A tale of disconnect: discovering ‘Pan’s Labyrinth’

Pan’s Labyrinth is a gorgeous film. It should be easy to get lost in the ethereal blue tones on the screen, the incredible sets, costumes, make ups, the iconic character designs. So many did already. It is almost universally loved for a reason.

And yet, I just couldn’t bring myself to care.

I have a weird relationship with Guillermo Del Toro. I adored The Shape of Water — but everything else I’ve seen from him left me indifferent. There shouldn’t be anything wrong with that. Not everything can be liked by everyone — even the most acclaimed directors certainly have people who can’t see anything in their work. You might think my favourite films are a bunch of garbage, and vice-versa. Art is such a subjective experience that it would be impossible (and frankly, really boring) for everyone to have the same opinion about it.

This is exactly why I usually don’t make a fuss about not liking acclaimed work. To each their own, right ? Only with Del Toro, it’s not as easy. Why ? Because his work is everything I usually love in cinema and storytelling in general. All I’ve seen from him so far shared a passion for fairytales and the darkness behind them, a will to show the good in the monstrous, the bad in the all too human. Add to this systematically beautiful visuals and you have nothing but things I love. And yet… It’s always the same thing. I try to get into it, then get exhausted of pretending by the last half hour. The worst part is when the movie is over. When I try to understand why I couldn’t connect with the film and just can’t come up with anything.

There’s no point trying to dissect Pan’s Labyrinth and desperately searching for an answer. I know that what I’ll find will only bring me more confusion. I know that this is a well-written film that intelligently brings together the horrors of fantasy with the horrors of reality. I know that there’s a lot to say about the different kinds of monsters depicted in the film, and that many great essays have already been written about them. I know that the entire cast delivers great performances. But I also know myself, and I know that while watching the film, I just truly didn’t care about any of that.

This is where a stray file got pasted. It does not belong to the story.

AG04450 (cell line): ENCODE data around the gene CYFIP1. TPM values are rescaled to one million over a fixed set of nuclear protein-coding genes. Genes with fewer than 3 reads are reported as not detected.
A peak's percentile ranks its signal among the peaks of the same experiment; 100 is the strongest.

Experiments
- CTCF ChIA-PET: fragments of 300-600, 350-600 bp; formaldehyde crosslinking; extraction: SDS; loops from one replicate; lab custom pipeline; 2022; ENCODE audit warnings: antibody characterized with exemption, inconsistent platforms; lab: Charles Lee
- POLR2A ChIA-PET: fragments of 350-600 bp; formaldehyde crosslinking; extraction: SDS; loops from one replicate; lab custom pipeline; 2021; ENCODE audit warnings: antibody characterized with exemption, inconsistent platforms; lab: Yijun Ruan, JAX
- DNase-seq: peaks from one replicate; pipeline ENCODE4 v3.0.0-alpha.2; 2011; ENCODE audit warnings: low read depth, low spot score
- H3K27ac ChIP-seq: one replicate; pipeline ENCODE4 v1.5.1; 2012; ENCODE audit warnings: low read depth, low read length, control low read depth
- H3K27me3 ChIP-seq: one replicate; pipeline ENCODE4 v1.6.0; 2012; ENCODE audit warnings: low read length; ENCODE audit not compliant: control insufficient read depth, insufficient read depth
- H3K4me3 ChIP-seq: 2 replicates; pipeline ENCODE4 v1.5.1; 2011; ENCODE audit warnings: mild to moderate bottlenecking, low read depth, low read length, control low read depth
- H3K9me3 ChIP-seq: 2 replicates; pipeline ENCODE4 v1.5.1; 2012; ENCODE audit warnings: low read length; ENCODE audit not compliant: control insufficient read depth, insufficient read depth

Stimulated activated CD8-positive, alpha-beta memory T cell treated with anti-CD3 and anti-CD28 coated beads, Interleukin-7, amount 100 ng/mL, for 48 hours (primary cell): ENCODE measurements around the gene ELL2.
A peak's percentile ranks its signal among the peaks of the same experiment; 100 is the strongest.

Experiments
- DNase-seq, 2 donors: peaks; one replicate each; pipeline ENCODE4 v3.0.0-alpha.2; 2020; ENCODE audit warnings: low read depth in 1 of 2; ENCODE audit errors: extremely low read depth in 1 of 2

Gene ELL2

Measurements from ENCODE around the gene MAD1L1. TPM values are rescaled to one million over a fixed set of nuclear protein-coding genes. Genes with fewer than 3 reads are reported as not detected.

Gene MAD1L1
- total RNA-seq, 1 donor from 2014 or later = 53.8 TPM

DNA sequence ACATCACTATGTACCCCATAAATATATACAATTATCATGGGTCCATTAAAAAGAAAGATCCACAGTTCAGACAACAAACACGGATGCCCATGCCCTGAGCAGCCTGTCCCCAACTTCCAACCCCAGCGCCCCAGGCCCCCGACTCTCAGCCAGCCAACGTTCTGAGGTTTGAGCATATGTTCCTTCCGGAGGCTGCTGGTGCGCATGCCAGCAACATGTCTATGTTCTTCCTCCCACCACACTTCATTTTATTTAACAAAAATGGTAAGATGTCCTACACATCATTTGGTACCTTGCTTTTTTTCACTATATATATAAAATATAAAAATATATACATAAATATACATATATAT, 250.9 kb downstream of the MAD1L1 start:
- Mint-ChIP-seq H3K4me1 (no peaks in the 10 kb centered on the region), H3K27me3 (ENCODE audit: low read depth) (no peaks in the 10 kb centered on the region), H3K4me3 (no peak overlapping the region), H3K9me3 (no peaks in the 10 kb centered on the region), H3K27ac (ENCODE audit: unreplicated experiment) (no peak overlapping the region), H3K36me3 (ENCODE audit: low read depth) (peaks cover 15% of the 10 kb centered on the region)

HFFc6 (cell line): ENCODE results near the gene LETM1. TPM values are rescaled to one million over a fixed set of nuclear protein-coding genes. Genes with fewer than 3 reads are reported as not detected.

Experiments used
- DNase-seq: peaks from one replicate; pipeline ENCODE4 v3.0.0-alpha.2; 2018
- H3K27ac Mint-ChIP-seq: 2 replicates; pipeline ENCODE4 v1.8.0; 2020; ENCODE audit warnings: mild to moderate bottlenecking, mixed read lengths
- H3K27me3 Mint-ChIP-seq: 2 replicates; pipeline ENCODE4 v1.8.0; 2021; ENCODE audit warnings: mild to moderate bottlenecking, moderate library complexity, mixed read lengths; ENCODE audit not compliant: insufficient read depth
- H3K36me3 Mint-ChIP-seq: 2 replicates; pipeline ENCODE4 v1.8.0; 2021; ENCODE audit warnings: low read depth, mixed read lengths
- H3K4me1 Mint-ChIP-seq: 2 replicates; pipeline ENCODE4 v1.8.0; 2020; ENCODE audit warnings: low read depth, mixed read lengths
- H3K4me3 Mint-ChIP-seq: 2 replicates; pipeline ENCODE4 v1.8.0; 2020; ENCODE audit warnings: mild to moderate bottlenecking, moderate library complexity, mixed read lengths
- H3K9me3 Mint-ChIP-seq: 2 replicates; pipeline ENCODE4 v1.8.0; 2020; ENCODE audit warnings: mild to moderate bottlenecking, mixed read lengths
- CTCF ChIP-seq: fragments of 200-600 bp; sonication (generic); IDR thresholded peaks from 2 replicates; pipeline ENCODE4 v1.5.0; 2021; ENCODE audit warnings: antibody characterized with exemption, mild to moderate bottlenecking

But the writer guilt, the one I’m so familiar with, couldn’t just let me accept that. Was I being a bad writer by letting subjectivity completely take over my reading of the film ? If almost every single critic wrote stellar reviews, and I was not only incapable of it, but also completely unable to back up my feelings with any sort of facts, then something must have been wrong with me, right ?

I think it’s easier to blame yourself than to face the truth: sometimes, feelings are really hard to decipher. And when they go against what is expected of you, they can be even harder to deal with. It’s by now more or less accepted that any type of criticism is opinion disguised as objectivity. There’s truly nothing fundamentally wrong with that. There is no single truth about a work of art, and it’s silly to think there should be. We do try to reach it, or at least some kind of consensus, through websites like Rotten Tomatoes or Metacritics, but even the 99% fresh risks to be disliked by someone out there. Art isn’t an exact science.

And just like any experiment, it can sometimes fail without us really knowing why. After spending hundreds of words trying to justify myself for doing nothing more than disliking a film, I’ve come to the decision that it’s probably fine. Does this mean every opinion I could indeed back up with facts in the past is now invalid ? Does this mean that every form of writing I’ve ever done is now a pile of subjective trash ? Does this mean there’s no future for me as a writer ? Of course, at first, I wanted to say yes. As I said, it’s easier to blame yourself than try to understand what is at first too hard to comprehend. But now, I’d say no. It just means I didn’t like a movie and didn’t really get why. No less, no more.

Of course, this is not a review one should read to know whether or not Pan’s Labyrinth is worth watching and why it is or isn’t. In fact, this probably isn’t a review at all. You didn’t learn much of anything about the film, just like I didn’t feel anything while watching it. I may never know why Del Toro is only perfect for me in theory. What I do know is that subjectivity, even the weirdest, most annoying kind, isn’t a crime. I’m glad people seem to make sense of the labyrinth — I’ll just have to accept I was never even given the key to the entrance.

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